Lleweni Hall

Watts, William, 1752-1851, engraver.
Lleweni Hall, published c.1775
The bleach works at Lleweni
Lleweni Hall in 2006. It is now used as a farmhouse.

Lleweni Hall (Welsh: Plas Lleweni; sometimes also referred to as Llewenny Palace) was a stately home in Denbighshire, northeast Wales, around 2 miles (3.2 km) north-east of Denbigh on the banks of the River Clwyd. It was the principal seat of the Salusbury family and their descendants from 1066 until 1748, and the present territorial designation of the most senior branch of the family.

Early history

Lleweni was originally called Llysmarchweithian ("Marchweithian Court") and belonged to Marchweithian, Lord of Is Aled, a Welsh chieftain reputedly one of the founders of the Fifteen Tribes of Wales. It fell into the hands of the Salusbury family soon after the Norman Conquest when it was awarded to Adam de Salusbury for his service to William the Conqueror. Although there had been some sort of residence on the site since 720, Lleweni was first erected under the direction of the first Sir John Salusbury who had been granted new arms and a position at the court of Queen Elizabeth I in 1578.

Lleweni evolved into a leading seat of Welsh culture during the life of Sir John Salusbury, who established a court at Lleweni in the mid to late 16th century. He was Controller of North Wales under Henry VIII, and died in 1578. The house was huge, with three wings and dozens of windows. His grandson inscribed a list of festive songs in a book of Welsh poetry in the 1590s. The Salusburys were closely associated with Robert Dudley, Earl of Leicester. Sir John Salusbury was the grandfather of the John Salusbury who was Catrin of Berain's second son. In 1586 he married Ursula, illegitimate daughter of the 4th Earl of Derby and half-sister of Ferdinando Stanley, 5th Earl of Derby.

Later history

Lleweni Hall had over 200 rooms, according to Hester Piozzi, who spent part of her childhood on the estate. After the death of her uncle, the hall was the seat of the Cotton baronets. However the upkeep of Lleweni was ruinously expensive. Initially leased out in 1776, following the death of Sir Robert Salusbury Cotton, it was sold by his son Sir Stapleton Cotton, 6th Baronet to pay taxes and the debts of his father. Cotton later regretted selling Lleweni Hall after having regained his fortune.

Part of the 1810 notice of the sale of the estate runs as follows:

"The very extensive and valuable FREEHOLD ESTATES comprising the noble Mansion of Lleweny Hall, which contains ample accomodation for a family of the first distinction, together with a new erected and very commodious bleach works, water corn-mill, and iron forge, all well supplied with water, a public-house, and several improveable farms: the whole containing near 4000 acres of extraordinary rich meadow, pature, arable, and wood land, in a high state of cultivation, and lying nearly in a ring fence."[1]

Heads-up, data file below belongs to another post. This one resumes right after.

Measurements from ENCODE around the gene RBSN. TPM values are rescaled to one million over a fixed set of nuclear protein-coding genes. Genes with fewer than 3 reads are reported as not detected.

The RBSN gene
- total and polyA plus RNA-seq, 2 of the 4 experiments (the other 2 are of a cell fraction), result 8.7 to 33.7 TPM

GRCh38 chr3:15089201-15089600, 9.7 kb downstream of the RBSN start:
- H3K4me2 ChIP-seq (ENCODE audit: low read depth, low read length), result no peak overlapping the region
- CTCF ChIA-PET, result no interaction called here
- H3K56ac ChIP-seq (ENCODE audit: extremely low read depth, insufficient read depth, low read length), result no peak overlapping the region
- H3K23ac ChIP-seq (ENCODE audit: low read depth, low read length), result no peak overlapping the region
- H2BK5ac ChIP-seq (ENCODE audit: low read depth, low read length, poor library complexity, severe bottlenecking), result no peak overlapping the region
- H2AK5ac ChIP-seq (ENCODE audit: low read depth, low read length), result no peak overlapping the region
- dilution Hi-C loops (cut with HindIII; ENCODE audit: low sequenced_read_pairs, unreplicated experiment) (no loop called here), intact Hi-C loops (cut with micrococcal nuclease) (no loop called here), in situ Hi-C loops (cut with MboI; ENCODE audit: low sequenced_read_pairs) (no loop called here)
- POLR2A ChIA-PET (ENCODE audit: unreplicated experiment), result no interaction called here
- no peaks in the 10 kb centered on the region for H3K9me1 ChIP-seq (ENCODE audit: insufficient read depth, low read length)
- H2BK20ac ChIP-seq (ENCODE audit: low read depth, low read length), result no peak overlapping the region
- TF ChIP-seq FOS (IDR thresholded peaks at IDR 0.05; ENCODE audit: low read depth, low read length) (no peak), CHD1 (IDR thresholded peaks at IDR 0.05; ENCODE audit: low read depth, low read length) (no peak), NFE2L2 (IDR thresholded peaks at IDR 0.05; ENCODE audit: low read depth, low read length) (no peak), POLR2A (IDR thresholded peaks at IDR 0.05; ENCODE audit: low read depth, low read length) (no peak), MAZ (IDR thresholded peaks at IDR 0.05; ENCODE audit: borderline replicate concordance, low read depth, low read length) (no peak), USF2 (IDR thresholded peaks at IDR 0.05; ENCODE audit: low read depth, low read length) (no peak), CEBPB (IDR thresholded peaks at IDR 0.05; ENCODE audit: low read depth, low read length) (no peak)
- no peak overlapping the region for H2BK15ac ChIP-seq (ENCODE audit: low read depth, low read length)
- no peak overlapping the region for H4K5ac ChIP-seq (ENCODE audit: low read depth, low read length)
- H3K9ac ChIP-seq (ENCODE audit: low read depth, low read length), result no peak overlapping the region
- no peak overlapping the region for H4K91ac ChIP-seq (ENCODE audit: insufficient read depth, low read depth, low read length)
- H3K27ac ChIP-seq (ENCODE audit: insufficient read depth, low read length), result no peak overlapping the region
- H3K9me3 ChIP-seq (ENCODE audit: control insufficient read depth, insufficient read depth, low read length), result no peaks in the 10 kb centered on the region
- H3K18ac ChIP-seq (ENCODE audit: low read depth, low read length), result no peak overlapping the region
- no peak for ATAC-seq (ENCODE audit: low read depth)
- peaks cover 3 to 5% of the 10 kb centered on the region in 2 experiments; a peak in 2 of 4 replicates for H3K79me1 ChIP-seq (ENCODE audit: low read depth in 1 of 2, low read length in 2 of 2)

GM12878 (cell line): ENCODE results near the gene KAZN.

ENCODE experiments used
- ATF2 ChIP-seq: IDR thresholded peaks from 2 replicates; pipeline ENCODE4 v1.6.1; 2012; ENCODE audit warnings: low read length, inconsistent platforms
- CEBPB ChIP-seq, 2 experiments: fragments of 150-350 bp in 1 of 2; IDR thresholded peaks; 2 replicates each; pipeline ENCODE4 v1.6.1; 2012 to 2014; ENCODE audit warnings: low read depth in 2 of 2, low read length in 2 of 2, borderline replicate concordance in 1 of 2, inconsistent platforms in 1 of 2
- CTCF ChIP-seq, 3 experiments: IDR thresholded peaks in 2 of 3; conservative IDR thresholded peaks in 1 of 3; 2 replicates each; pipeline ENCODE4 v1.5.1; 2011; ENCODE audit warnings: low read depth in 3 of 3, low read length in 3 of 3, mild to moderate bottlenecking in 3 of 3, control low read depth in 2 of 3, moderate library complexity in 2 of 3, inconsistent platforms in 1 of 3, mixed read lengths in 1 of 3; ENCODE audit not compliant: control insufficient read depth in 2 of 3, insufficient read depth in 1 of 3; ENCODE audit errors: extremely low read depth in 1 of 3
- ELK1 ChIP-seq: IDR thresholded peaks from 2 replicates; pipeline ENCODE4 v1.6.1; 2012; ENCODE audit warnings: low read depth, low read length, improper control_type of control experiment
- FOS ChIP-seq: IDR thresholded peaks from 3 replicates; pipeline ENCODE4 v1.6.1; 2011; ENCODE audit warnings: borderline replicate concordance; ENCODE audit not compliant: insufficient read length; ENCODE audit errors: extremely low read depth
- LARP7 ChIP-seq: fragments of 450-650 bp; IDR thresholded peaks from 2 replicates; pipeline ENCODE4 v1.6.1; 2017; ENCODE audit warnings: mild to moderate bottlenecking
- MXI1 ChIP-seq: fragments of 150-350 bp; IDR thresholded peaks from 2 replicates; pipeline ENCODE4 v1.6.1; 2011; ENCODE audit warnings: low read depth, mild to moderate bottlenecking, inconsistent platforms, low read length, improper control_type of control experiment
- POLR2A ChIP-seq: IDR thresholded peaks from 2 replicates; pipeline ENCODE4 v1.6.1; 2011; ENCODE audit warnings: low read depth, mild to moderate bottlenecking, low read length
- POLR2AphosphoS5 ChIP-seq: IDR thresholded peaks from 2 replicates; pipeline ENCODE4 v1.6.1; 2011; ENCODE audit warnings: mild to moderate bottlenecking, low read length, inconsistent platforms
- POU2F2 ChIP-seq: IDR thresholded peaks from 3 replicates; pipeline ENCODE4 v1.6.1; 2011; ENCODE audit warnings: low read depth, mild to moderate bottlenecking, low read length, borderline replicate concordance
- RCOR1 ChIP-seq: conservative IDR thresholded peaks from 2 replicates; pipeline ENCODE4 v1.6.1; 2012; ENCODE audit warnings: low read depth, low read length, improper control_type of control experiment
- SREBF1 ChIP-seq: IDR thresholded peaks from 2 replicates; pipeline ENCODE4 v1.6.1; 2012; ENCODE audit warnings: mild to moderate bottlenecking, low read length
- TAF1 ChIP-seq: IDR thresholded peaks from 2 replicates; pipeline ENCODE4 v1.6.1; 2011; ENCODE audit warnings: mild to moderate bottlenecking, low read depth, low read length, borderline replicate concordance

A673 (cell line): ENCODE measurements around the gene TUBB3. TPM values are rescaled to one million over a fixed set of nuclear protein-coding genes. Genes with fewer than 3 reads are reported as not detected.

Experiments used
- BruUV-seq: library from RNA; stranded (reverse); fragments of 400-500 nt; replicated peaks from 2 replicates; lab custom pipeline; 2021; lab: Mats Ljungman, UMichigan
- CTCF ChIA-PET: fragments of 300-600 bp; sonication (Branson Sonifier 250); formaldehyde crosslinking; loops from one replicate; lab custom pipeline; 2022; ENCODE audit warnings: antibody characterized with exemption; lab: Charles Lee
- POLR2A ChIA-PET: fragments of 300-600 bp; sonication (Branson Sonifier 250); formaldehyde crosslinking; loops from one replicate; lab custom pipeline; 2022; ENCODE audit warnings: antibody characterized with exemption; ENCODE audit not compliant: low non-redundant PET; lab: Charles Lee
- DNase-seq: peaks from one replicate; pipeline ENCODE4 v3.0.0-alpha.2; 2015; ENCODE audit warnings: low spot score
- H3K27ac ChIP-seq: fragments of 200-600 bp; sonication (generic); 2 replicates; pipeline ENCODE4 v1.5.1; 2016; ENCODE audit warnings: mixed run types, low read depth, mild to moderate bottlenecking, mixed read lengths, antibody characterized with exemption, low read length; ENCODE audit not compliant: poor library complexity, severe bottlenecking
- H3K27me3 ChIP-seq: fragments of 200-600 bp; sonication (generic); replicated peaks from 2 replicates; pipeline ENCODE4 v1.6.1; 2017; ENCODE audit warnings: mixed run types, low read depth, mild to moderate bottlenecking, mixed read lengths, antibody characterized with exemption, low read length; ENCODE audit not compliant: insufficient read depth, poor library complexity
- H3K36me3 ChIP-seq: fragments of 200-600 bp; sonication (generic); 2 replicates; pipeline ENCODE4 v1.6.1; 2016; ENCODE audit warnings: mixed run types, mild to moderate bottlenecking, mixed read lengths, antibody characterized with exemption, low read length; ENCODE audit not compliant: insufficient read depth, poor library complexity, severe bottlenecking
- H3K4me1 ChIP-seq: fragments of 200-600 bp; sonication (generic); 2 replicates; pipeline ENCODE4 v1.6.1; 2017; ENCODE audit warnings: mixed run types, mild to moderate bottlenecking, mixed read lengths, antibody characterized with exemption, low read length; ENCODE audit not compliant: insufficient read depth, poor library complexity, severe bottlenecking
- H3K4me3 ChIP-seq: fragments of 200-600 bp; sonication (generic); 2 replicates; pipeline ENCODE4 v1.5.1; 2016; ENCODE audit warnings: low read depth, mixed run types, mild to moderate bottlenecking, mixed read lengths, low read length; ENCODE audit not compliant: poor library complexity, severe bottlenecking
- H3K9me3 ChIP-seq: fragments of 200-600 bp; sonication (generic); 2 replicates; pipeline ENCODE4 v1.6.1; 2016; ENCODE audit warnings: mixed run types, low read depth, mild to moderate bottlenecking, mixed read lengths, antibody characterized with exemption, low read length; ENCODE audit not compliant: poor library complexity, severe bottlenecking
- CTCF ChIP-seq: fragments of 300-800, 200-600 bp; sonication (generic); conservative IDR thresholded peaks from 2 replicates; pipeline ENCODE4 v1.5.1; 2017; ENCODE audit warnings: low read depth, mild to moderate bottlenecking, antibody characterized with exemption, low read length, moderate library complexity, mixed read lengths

The new owner, William Hughes, who had made his fortune in copper mining, tore down part of Lleweni to build Kinmel Hall, which he did not live to see completed. Kinmel Hall, which was finally built in 1871 by descendants of Hughes, closely mimics the façade of Lleweni.

St Mary's and St Michael's Church, Burleydam, Cheshire, formerly the Cotton family's private chapel, has gates and railings from the hall.[2]

Owners of Lleweni Hall

See also


  1. "Sales by Auction". The Morning Post. 5 April 1810. Retrieved 12 December 2015 via British Newspaper Archive. (subscription required (help)).
  2. Hartwell C, Hyde M, Hubbard E, Pevsner N. The Buildings of England: Cheshire (2nd edn), p. 196 (Yale University Press; 2011) (ISBN 978 0 300 17043 6)
  3. 1 2 Stapleton Cotton, Mary Woolley; Stapleton Cotton, Stapleton; Knollys, William Wallingford (1866). Memoirs and Correspondence of Field-marshal Viscount Combermere, from his family papers, by Mary Viscountess Combermere and W.W. Knollys. p. 18.
  4. Aston, Nigel; Campbell Orr, Clarissa (2011). An Enlightenment Statesman in Whig Britain: Lord Shelburne in Context, 1737-1805. Boydell & Brewer Ltd. p. 39. ISBN 978-1-84383-630-8.

External links

Coordinates: 53°12′21″N 3°22′33″W / 53.2057°N 3.3759°W / 53.2057; -3.3759

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